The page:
Philip Evergood, ‘Lure of the Waters’, 1946, Painting, Oil on canvas mounted on masonite, Caldwell Gallery Hudson
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Philip Evergood

Lure of the Waters, 1946

Oil on canvas mounted on masonite
36 × 48 in
91.4 × 121.9 cm
.
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About the work
Medium
Signature
Hand-signed by artist
Frame
Included
Philip Evergood
American, 1901–1973
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For Philip Evergood (born Philip Blashki), painting was a form of social protest. In 1923, he studied at the Art Students League under George Luks, where he began painting contemporary life with artists John Sloan and Reginald Marsh. But it was the Great Depression that inspired the most drastic change in the artist’s oeuvre, as he turned to drawing horrific scenes of poverty directly from the city’s streets. At the same time, he became an advocate for social change, serving as managing supervisor of the New York WPA easel project and president of the Artists Union. More concerned with conveying emotion than beautiful composition, and influenced by El Greco, Paul Cézanne, and the Surrealists, he used what he described as “the nasty color or sickly color, the sweet color or violent color or pretty-pretty-dolly color that will express the mood of what I’m trying to put over.”

Philip Evergood, ‘Lure of the Waters’, 1946, Painting, Oil on canvas mounted on masonite, Caldwell Gallery Hudson
Save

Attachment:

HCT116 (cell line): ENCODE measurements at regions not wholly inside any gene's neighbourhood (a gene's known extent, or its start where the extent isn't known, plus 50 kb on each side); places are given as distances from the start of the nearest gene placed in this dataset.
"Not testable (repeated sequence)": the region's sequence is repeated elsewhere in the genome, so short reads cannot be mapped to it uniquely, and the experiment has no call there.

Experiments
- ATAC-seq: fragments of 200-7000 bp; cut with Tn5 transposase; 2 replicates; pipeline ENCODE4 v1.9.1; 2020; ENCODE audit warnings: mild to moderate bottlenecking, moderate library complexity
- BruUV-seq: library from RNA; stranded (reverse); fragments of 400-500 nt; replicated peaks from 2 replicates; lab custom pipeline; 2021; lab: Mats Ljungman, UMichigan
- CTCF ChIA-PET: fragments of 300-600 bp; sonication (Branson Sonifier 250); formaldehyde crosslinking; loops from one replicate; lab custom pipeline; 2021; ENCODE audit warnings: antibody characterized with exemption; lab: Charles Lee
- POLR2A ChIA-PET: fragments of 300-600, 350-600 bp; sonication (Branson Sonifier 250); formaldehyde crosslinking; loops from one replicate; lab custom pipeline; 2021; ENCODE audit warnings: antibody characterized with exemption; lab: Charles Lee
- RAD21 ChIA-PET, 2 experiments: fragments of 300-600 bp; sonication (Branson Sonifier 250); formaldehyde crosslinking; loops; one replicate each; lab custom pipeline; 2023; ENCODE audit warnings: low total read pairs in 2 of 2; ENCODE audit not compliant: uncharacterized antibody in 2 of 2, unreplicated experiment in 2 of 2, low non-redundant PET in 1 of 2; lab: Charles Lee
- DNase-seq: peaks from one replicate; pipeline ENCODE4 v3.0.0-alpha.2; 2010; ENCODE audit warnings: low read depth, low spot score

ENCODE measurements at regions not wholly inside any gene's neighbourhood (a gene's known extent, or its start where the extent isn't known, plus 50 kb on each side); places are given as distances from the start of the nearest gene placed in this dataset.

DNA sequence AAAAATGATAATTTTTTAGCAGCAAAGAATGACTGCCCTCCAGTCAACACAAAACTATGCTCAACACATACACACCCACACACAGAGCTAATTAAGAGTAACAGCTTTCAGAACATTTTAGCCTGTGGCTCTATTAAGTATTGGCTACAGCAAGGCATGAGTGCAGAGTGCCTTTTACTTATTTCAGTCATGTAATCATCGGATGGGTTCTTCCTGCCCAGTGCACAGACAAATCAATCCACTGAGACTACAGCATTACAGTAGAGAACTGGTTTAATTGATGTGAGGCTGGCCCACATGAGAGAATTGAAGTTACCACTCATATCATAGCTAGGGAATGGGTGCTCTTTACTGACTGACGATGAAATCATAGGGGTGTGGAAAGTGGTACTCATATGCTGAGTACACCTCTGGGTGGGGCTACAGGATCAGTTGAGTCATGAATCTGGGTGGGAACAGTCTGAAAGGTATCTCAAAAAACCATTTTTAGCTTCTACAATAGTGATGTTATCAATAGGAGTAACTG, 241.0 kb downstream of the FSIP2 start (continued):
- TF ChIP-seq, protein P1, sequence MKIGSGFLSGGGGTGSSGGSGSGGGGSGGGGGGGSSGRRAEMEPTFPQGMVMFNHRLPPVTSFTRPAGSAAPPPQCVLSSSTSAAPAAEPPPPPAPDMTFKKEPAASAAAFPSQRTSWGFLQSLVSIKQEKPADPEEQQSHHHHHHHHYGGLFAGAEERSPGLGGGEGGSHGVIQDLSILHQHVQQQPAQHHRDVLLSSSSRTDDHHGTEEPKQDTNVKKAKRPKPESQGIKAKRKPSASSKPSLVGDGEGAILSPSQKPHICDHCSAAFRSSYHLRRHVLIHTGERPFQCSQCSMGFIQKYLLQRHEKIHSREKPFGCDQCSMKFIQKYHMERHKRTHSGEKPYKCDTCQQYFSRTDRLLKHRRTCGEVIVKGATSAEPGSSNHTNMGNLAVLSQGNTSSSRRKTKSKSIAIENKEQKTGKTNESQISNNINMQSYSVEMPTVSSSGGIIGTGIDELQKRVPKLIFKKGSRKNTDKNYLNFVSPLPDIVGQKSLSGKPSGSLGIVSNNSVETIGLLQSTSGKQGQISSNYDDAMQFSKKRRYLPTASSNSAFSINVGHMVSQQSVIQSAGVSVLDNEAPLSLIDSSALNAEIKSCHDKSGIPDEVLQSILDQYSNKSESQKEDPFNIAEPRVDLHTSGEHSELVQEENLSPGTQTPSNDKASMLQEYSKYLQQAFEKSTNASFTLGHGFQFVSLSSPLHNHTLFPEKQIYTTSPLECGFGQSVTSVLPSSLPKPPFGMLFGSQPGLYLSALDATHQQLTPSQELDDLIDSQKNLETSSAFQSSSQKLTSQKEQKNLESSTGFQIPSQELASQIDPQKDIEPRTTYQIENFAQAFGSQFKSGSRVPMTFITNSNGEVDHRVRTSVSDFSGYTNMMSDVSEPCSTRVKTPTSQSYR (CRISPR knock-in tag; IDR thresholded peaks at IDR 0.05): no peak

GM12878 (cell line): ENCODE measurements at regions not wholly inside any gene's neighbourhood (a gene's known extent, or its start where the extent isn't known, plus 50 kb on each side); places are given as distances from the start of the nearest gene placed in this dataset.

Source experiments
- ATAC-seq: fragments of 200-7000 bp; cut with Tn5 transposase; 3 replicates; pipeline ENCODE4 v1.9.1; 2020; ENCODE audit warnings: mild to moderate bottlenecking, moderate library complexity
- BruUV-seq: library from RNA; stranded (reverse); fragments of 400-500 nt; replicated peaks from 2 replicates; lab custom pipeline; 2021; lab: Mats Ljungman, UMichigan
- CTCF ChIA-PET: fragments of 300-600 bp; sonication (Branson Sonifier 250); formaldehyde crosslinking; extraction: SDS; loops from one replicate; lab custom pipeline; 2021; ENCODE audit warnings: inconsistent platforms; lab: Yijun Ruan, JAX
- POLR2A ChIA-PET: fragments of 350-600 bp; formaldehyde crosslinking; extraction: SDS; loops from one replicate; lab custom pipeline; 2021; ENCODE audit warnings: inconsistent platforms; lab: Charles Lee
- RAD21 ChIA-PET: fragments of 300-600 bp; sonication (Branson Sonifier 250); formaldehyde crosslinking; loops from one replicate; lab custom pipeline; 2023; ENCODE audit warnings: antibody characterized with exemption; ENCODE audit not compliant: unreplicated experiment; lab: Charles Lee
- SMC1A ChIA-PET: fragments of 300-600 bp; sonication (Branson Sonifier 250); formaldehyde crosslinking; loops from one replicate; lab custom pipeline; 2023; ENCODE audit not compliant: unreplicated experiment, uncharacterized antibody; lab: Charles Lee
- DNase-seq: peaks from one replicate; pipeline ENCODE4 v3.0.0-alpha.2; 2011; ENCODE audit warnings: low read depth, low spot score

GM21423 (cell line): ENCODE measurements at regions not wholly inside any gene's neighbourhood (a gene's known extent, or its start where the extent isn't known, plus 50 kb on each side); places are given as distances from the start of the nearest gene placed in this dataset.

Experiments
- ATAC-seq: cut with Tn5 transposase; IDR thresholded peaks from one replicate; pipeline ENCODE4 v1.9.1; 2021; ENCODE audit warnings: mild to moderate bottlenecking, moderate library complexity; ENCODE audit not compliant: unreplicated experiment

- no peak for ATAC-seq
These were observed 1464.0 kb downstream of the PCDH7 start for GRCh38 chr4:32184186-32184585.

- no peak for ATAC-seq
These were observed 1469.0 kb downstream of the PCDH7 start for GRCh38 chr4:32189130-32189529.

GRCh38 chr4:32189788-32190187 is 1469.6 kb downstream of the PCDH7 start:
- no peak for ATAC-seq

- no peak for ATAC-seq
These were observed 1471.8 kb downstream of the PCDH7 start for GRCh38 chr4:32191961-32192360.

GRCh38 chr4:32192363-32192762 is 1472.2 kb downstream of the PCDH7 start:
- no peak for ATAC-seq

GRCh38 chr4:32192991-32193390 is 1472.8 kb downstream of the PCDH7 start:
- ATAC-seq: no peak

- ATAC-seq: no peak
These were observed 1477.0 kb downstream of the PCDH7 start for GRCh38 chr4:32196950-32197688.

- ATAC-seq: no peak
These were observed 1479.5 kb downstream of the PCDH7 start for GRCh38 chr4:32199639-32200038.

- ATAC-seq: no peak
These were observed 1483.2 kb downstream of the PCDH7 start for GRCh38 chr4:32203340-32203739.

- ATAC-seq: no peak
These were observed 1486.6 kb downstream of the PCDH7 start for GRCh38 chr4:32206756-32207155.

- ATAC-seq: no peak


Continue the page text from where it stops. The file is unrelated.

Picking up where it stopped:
Save
View
View in room
Share
Share
About the work
Medium
Signature
Hand-signed by artist
Frame
Included
Philip Evergood
American, 1901–1973
Follow

For Philip Evergood (born Philip Blashki), painting was a form of social protest. In 1923, he studied at the Art Students League under George Luks, where he began painting contemporary life with artists John Sloan and Reginald Marsh. But it was the Great Depression that inspired the most drastic change in the artist’s oeuvre, as he turned to drawing horrific scenes of poverty directly from the city’s streets. At the same time, he became an advocate for social change, serving as managing supervisor of the New York WPA easel project and president of the Artists Union. More concerned with conveying emotion than beautiful composition, and influenced by El Greco, Paul Cézanne, and the Surrealists, he used what he described as “the nasty color or sickly color, the sweet color or violent color or pretty-pretty-dolly color that will express the mood of what I’m trying to put over.”

Philip Evergood

Lure of the Waters, 1946

Oil on canvas mounted on masonite
36 × 48 in
91.4 × 121.9 cm
.
Contact For Price
Have a question? Visit our help center.
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